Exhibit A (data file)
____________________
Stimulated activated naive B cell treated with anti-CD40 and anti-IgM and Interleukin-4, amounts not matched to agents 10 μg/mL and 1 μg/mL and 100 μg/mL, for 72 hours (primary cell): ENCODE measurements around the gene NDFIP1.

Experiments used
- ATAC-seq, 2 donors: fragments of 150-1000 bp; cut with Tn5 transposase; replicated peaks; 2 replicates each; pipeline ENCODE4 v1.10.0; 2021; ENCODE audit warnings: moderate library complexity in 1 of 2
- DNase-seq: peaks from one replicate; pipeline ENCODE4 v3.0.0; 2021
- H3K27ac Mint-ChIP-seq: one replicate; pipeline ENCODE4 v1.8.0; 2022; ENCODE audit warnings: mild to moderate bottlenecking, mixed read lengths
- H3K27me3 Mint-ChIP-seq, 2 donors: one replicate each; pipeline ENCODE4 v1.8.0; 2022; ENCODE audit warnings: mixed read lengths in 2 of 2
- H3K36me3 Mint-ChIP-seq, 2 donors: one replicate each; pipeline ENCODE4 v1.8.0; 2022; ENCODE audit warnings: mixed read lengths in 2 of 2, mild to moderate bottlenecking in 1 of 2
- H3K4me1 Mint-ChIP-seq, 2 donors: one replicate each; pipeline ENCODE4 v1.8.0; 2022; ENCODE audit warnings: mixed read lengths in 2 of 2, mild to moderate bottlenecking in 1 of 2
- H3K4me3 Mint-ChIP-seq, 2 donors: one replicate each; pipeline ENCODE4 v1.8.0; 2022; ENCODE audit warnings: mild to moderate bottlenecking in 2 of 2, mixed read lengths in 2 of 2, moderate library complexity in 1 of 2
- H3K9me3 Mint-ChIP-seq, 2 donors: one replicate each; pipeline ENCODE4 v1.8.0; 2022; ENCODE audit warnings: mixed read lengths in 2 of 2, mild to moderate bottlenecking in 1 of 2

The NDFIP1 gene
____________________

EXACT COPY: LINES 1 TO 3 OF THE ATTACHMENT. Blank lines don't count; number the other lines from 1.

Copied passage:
Stimulated activated naive B cell treated with anti-CD40 and anti-IgM and Interleukin-4, amounts not matched to agents 10 μg/mL and 1 μg/mL and 100 μg/mL, for 72 hours (primary cell): ENCODE measurements around the gene NDFIP1.

Experiments used
- ATAC-seq, 2 donors: fragments of 150-1000 bp; cut with Tn5 transposase; replicated peaks; 2 replicates each; pipeline ENCODE4 v1.10.0; 2021; ENCODE audit warnings: moderate library complexity in 1 of 2